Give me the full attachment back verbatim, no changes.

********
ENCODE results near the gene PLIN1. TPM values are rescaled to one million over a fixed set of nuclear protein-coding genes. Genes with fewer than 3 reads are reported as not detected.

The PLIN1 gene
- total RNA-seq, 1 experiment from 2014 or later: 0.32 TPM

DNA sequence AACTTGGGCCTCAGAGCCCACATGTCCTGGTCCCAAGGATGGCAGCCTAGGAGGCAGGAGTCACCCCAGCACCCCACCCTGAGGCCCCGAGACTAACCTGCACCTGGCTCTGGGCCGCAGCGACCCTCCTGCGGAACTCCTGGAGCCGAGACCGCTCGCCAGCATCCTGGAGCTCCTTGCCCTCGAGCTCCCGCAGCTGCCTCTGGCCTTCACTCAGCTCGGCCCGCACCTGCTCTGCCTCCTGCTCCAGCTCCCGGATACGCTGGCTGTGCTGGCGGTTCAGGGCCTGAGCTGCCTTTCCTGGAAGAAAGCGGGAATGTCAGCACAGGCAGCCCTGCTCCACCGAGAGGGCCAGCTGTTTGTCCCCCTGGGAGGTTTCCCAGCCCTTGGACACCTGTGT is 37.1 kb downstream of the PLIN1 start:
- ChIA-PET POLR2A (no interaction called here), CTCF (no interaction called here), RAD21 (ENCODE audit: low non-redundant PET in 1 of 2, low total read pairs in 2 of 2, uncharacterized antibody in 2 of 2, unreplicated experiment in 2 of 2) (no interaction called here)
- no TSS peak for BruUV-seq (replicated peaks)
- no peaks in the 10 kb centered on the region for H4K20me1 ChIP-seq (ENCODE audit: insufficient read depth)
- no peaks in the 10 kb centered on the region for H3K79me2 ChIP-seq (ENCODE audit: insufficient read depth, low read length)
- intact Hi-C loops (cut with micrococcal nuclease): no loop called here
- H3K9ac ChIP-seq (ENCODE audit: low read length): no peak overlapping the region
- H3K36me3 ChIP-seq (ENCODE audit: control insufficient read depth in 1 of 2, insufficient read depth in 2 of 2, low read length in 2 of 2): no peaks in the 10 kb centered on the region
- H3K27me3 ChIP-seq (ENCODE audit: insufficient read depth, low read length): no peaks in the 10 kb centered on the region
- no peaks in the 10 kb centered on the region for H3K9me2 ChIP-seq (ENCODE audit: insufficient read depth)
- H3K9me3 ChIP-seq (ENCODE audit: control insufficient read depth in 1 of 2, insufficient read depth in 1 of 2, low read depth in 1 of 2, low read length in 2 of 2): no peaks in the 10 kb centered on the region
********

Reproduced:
ENCODE results near the gene PLIN1. TPM values are rescaled to one million over a fixed set of nuclear protein-coding genes. Genes with fewer than 3 reads are reported as not detected.

The PLIN1 gene
- total RNA-seq, 1 experiment from 2014 or later: 0.32 TPM

DNA sequence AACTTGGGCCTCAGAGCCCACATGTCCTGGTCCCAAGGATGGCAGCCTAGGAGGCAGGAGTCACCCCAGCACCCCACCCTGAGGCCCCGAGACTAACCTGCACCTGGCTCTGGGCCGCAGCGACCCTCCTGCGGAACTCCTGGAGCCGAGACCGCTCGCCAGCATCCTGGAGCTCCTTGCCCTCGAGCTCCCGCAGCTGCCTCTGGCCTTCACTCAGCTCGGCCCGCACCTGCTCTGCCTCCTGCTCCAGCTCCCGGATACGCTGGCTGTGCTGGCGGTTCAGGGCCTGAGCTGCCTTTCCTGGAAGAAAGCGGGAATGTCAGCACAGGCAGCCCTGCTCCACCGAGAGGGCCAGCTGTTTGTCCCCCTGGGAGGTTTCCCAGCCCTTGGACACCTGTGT is 37.1 kb downstream of the PLIN1 start:
- ChIA-PET POLR2A (no interaction called here), CTCF (no interaction called here), RAD21 (ENCODE audit: low non-redundant PET in 1 of 2, low total read pairs in 2 of 2, uncharacterized antibody in 2 of 2, unreplicated experiment in 2 of 2) (no interaction called here)
- no TSS peak for BruUV-seq (replicated peaks)
- no peaks in the 10 kb centered on the region for H4K20me1 ChIP-seq (ENCODE audit: insufficient read depth)
- no peaks in the 10 kb centered on the region for H3K79me2 ChIP-seq (ENCODE audit: insufficient read depth, low read length)
- intact Hi-C loops (cut with micrococcal nuclease): no loop called here
- H3K9ac ChIP-seq (ENCODE audit: low read length): no peak overlapping the region
- H3K36me3 ChIP-seq (ENCODE audit: control insufficient read depth in 1 of 2, insufficient read depth in 2 of 2, low read length in 2 of 2): no peaks in the 10 kb centered on the region
- H3K27me3 ChIP-seq (ENCODE audit: insufficient read depth, low read length): no peaks in the 10 kb centered on the region
- no peaks in the 10 kb centered on the region for H3K9me2 ChIP-seq (ENCODE audit: insufficient read depth)
- H3K9me3 ChIP-seq (ENCODE audit: control insufficient read depth in 1 of 2, insufficient read depth in 1 of 2, low read depth in 1 of 2, low read length in 2 of 2): no peaks in the 10 kb centered on the region